"Sensitive But Unclassified" Information and Other Controls: Policy and Options for Scientific and Technical Information
LIBRARY OF CONGRESS WASHINGTON DC CONGRESSIONAL RESEARCH SERVICE
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Since the September 11, 2001 terrorist attacks, controls increasingly have been placed on some unclassified research and ST information, including that used to inform decision making and citizen oversight. These controls include sensitive but unclassified SBU labels restrictive contract clauses visa controls controlled laboratories and wider legal restrictions on access to some federal biological, transportation, critical infrastructure, geospatial, environmental impact, and nuclear information. Federal agencies do not have uniform definitions of SBU or consistent policies to safeguard or release it. Following the 2001 terrorist attacks, the Bush Administration issued guidance that reversed the Clinton Administrations presumption of disclosure approach to releasing information under Freedom of Information Act FOIA and cautioned agencies to consider withholding SBU information if there was a sound legal basis to do so. Some agencies contend that SBU information is exempt from disclosure under FOIA, even though such information per se is not exempt under FOIA. During the 109th Congress, P.L. 109-90 and P.L. 109-295 focused on management, oversight, and appropriate use of the sensitive security information SSI category. Legislative proposals focused on standardizing concepts of sensitive information modifying penalties for disclosure and clarifying FOIA. During the 110th Congress, additional topics likely to be controversial include limiting the number of persons who can designate SBU widening the use of risk-based approaches to control centralizing review, handling, and appeals and evaluating the impact of federal policies on nongovernmental professional groups prepublication review and self-policing of sensitive research.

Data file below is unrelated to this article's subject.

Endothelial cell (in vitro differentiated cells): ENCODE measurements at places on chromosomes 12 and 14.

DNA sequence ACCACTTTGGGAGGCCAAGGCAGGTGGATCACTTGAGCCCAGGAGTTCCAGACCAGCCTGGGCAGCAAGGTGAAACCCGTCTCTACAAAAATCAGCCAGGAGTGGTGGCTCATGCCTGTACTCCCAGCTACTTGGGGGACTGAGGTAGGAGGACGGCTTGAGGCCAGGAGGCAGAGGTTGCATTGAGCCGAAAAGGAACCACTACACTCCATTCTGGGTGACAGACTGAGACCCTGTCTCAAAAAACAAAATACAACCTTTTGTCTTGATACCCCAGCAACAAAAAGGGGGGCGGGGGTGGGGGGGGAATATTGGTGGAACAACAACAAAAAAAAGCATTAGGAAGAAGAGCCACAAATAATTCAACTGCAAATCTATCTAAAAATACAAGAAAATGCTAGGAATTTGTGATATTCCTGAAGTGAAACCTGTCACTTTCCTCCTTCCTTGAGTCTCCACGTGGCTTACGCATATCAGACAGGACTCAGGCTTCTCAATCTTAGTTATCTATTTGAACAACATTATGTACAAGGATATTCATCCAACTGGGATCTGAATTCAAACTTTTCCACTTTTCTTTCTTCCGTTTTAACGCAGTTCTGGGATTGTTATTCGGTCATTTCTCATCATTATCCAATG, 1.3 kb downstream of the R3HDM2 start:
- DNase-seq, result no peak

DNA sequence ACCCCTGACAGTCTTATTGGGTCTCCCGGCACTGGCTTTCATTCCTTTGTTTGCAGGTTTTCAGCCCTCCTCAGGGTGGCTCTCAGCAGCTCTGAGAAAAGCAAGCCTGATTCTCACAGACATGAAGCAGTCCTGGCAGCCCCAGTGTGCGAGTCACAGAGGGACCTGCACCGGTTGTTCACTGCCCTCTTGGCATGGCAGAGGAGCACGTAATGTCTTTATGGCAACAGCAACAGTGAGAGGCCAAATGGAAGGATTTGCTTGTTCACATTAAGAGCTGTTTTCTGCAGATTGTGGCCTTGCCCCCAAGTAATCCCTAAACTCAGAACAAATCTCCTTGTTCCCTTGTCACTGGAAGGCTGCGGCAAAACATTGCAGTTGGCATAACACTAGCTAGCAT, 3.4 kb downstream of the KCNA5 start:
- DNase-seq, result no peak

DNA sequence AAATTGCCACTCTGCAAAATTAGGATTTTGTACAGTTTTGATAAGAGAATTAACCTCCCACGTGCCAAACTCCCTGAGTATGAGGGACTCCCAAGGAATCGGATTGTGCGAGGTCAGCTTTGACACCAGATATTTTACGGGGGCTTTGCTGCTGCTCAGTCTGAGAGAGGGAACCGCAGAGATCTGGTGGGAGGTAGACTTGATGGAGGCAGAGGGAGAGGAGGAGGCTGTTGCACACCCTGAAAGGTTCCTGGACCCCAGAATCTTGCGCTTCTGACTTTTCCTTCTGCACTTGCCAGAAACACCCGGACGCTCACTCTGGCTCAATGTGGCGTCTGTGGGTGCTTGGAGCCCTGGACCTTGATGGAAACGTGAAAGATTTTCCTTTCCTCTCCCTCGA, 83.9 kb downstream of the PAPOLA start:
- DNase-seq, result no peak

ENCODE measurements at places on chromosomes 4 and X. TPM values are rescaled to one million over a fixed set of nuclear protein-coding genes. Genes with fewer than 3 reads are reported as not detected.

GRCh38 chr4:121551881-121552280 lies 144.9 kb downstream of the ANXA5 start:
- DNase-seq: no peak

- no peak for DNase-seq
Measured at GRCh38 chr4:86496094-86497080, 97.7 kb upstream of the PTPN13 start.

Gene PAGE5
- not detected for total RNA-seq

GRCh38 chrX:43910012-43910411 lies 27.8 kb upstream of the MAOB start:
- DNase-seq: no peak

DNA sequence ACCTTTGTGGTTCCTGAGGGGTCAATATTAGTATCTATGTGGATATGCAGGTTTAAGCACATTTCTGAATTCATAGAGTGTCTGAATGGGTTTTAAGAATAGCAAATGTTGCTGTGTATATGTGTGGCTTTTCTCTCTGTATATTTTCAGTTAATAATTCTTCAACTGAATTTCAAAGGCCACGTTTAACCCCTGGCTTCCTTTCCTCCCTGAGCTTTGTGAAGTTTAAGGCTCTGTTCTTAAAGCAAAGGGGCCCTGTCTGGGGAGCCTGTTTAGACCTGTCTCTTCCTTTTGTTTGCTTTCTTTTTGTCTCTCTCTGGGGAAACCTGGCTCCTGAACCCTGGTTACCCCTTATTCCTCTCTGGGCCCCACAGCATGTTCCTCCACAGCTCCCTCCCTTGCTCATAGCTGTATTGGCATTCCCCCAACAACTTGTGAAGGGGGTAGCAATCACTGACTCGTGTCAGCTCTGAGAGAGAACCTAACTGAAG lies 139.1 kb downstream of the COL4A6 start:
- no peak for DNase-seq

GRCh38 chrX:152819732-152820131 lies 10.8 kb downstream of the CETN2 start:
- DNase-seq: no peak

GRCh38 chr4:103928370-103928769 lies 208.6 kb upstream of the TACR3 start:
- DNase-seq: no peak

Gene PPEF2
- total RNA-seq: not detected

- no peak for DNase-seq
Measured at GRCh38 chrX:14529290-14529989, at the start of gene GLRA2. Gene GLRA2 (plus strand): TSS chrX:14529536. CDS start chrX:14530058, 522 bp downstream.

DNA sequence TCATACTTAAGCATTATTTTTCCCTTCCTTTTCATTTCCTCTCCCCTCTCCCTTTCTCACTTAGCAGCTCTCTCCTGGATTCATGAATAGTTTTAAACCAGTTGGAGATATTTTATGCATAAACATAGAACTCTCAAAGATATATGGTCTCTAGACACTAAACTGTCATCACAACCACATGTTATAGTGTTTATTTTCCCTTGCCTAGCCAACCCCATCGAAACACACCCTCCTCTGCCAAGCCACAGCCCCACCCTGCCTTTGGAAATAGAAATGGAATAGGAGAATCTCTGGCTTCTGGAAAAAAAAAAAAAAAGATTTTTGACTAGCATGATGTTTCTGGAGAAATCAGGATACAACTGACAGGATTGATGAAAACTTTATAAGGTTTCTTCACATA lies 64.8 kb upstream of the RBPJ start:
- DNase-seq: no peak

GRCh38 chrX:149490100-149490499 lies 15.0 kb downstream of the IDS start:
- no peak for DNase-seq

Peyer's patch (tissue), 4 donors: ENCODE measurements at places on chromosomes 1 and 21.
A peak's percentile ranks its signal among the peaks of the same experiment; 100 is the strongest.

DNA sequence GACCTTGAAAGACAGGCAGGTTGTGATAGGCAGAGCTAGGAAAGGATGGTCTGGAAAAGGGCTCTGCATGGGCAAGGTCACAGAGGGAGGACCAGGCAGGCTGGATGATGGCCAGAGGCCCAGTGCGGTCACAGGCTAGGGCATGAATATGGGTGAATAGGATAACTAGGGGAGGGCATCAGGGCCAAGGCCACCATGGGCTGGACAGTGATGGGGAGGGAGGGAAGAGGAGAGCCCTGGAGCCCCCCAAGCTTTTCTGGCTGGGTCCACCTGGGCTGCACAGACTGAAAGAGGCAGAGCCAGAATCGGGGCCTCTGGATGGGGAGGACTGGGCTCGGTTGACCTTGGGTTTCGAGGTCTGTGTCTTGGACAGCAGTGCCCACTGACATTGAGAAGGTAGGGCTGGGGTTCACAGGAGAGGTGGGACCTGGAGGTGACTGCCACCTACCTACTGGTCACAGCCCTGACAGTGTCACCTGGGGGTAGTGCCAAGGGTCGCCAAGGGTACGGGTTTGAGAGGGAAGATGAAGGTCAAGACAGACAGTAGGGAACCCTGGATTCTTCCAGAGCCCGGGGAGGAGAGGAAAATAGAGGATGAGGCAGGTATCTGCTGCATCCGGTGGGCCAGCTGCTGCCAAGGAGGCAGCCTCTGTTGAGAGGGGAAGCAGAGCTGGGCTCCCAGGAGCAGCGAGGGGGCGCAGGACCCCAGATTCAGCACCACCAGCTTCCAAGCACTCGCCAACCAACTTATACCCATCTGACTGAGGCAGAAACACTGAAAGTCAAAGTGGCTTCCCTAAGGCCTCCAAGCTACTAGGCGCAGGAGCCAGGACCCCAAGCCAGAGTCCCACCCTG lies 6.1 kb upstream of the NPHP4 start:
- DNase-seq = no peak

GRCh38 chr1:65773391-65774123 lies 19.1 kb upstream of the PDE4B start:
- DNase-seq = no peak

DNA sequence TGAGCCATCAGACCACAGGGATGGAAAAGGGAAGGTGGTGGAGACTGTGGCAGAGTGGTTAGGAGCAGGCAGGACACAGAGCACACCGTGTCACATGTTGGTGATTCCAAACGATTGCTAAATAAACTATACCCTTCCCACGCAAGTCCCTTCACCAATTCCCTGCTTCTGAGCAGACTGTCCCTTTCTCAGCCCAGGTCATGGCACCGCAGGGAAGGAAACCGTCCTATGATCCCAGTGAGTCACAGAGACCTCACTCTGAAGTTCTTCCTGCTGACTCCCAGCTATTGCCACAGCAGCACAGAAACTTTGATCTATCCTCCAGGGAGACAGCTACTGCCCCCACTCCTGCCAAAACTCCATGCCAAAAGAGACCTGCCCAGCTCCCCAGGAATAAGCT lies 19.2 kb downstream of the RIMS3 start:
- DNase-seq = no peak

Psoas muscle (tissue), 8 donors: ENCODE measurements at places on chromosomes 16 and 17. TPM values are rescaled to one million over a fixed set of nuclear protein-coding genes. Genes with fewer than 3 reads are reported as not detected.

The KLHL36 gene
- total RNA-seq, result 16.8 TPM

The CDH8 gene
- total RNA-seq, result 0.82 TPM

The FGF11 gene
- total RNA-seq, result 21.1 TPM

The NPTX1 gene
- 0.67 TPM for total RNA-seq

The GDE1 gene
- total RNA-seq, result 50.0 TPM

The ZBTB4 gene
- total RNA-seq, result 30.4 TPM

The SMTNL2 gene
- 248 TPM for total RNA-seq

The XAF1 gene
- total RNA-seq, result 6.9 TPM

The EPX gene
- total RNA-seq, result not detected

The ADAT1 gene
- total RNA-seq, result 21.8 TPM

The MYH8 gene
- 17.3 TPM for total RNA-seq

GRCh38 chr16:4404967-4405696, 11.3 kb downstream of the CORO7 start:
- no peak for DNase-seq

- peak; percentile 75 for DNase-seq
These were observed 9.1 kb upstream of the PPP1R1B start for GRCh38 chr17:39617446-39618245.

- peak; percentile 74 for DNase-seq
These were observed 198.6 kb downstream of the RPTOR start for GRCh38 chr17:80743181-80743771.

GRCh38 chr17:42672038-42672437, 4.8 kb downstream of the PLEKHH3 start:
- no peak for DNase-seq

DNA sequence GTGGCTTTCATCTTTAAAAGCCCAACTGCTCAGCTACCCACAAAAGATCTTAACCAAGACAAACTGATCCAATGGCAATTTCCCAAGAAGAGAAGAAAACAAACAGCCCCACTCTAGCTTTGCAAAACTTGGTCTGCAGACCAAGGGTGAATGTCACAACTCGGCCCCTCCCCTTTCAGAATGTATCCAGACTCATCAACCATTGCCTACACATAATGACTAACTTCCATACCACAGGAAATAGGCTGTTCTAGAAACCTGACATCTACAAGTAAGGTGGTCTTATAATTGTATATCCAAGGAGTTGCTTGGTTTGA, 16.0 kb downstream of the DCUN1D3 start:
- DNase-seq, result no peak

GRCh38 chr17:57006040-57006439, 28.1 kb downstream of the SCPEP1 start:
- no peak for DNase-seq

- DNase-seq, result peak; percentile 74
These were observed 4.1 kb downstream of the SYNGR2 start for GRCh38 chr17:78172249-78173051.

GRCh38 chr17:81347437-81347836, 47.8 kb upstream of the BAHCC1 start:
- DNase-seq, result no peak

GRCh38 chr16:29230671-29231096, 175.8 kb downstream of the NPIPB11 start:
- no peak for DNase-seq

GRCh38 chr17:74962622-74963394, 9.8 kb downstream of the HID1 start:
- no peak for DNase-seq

- Information Science
- Government and Political Science